Oh, If Only We Didn’t Have to Change!
John N. Gardner
This is another post written while on vacation. For exactly ten years my wife and I have made an annual return vacation to a Vermont inn on Lake Champlain, that permits me at least to return to a time pre-email. This lovely inn was built in 1888 and is furnished in period antiques. There are no televisions or radios in the rooms. There are phones in the rooms, and this year only for the first time in ten years, there is in-room internet access, which I have not availed myself of. It is such a welcome relief to untether. This place is so remote there is also no cellular service. Heavenly!
There are so many reasons why we like returning here each year. The most important reason is that the place does not change. In a world when there is ever less predictability, it is wonderful to return to anyplace that is not changing. We count on that. We look forward to it. We celebrate it. And it harkens back to more than a century ago, a time I did not experience, but I feel I would have felt at home in. And I like, if only in a small, almost fantasy part of my life, no change. This is in total contrast to the rest of my professional year when I am promoting change in order to improve student performance in the beginning college experience.
We came here for the first time the year after 9/11. On 9/11, 2001, we had been on “holiday” with a British couple, dear friends of ours, in France, chilling out in Provence. After a day’s outing and our return to our lovely rented cottage, sitting on an outdoor patio drinking wine, our sense of tranquility was interrupted forever by the news of the attacks on the World Trade Center. My first thought, I hate to admit it, was not for the thousands who had just died, but for the millions of us who survived, but who would be profoundly affected by the decisions made by the US President, the “decider”, as he so fondly referred to himself. All I could think was “No way this man, of all the possible leaders we could have had, can possibly grasp the intellectual complexities of what has just happened to us.” Sadly, I was proven right. And for the next decade we have chosen not to be out of the country on the anniversary of 9/11.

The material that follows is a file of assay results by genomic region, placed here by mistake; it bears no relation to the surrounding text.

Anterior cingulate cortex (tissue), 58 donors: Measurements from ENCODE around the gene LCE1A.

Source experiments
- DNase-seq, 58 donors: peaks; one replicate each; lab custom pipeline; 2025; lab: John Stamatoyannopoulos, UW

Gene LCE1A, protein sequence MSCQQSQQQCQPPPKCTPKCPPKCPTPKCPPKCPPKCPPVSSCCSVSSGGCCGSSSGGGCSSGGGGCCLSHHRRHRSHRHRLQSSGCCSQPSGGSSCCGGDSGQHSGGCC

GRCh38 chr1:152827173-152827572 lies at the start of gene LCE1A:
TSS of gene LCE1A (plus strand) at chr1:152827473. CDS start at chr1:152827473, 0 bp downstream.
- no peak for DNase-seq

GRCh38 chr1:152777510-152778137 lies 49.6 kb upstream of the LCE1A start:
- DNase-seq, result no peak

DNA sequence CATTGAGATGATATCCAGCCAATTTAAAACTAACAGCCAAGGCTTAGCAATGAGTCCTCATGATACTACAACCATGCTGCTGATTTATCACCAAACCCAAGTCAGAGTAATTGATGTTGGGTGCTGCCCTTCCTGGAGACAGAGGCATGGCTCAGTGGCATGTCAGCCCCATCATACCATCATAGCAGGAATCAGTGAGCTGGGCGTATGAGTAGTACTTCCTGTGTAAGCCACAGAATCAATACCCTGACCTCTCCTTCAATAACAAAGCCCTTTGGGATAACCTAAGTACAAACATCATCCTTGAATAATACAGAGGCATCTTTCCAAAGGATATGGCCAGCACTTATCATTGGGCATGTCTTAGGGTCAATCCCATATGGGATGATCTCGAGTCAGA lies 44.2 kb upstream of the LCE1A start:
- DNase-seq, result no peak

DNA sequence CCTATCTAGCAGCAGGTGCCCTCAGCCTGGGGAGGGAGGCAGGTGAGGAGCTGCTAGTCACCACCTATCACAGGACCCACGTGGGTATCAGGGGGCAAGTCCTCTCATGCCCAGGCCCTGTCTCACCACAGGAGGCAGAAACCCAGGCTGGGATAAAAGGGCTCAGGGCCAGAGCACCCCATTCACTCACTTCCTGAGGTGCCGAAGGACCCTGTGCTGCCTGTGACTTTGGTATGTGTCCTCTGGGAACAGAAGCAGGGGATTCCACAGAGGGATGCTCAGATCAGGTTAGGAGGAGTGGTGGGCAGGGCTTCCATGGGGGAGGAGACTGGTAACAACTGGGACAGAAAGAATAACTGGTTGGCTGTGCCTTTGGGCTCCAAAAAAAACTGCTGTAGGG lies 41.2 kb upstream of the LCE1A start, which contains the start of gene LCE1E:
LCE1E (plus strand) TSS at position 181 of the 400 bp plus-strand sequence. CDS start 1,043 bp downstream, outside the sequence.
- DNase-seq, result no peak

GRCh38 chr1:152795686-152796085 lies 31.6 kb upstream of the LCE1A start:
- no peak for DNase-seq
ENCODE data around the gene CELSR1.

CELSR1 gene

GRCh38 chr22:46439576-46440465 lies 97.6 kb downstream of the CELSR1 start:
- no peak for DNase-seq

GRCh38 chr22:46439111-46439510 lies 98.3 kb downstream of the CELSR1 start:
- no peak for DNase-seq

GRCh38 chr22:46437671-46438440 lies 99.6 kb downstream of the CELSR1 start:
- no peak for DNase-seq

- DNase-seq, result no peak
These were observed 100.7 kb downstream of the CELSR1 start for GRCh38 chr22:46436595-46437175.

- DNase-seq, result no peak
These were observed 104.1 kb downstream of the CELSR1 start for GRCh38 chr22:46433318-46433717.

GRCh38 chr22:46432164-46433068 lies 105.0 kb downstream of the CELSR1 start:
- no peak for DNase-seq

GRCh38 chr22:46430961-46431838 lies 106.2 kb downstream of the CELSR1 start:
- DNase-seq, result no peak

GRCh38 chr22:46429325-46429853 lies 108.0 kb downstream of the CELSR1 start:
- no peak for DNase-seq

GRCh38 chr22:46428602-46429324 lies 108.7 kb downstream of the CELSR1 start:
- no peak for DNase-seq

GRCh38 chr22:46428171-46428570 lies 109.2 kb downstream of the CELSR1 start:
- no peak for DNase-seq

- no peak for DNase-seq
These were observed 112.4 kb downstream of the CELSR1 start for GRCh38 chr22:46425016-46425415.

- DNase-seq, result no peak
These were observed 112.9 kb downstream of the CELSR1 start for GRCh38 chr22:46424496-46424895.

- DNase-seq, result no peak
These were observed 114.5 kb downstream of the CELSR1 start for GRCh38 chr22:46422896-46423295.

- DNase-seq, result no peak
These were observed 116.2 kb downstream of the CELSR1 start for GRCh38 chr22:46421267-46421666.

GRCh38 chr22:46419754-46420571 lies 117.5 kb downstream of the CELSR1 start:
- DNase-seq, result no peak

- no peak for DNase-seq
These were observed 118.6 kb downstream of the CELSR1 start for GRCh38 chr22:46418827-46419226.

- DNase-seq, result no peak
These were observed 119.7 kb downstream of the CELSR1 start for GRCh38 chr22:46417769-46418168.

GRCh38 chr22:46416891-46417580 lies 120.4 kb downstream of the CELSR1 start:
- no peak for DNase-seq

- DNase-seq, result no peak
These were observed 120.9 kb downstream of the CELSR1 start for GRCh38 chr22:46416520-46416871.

This year, we will be in Quebec, staying at another place that does not seem to change, a rural French Canadian “manoir”. I had five wonderful years as a child living in Canada and we return each year for at least one vacation is this safe and sane country. This is exactly the kind of culture I would like my students to experience just for the sake of contrast.
In spite of my vacation preferences, I really am a person who advocates change and walks his talk. I know that higher education must change. The present ways we are doing business are just not sustainable. We can’t continue to afford the current delivery models. And many of these models just aren’t working very well, especially, the default public policy access point: the American community colleges, where the failure rates of students in college parallel programs is simply unacceptable. The reasons for that are a whole separate story, one I must be talking about increasingly in my public addresses.
Several months ago I was having a conversation with a senior program officer of a major American foundation. We were discussing this foundation’s investment policy with respect to a particular institutional type in American higher education: private, liberal arts colleges. And the officer was explaining to me why his/her particular foundation is reluctant to make investments in this sector of American higher education, our oldest sector: “those people just want us to give them money so they don’t have to change!”
Upon reflection, and in fairness, I concluded this could really be said of most of us. Most of us would like to have the infusion of new financial resources to prevent change. We would like to sustain the present, even though it isn’t working very well. Basically, what this means is that we would like to have an infusion of grants to enable us to sustain the status quo. The grants permit us to undertake new work and thus to preserve existing resources to protect our current institutionalized ways of doing business. How often I have seen colleges and universities, in my area of work, secure external grants to undertake new initiatives to improve first-year student success. When they get new resources to implement new approaches it means they are spared having to reallocate and hence we get to maintain the status quo a little bit longer. I know that this is not a sustainable model.
I see this constantly in my domain of higher education work. Institutions get grants to ramp up developmental education, initiate or refine first-year seminars, launch learning communities, implement Supplemental Instruction, etc. What they are doing, of course, is exactly what they should have been doing on exiting resources and not seeking new resources. But I get it: this protects us from having to change the basic ways we organize our colleges and universities. First-year programs are really ancillary, funded on temporary monies, and the status quo doesn’t have to change. I am reminded again, that institutions always find the money to do what they most value. And what they value most is maintaining the status quo. I understand this. I am the guy who likes to vacation in places that remind me of what it used to be like to take a vacation a century ago. But I also am always ready to return to, look forward to returning to, the important work of change agentry to help our higher education system make the changes it must make, because it cannot escape, unlike me, the changes being thrust upon it.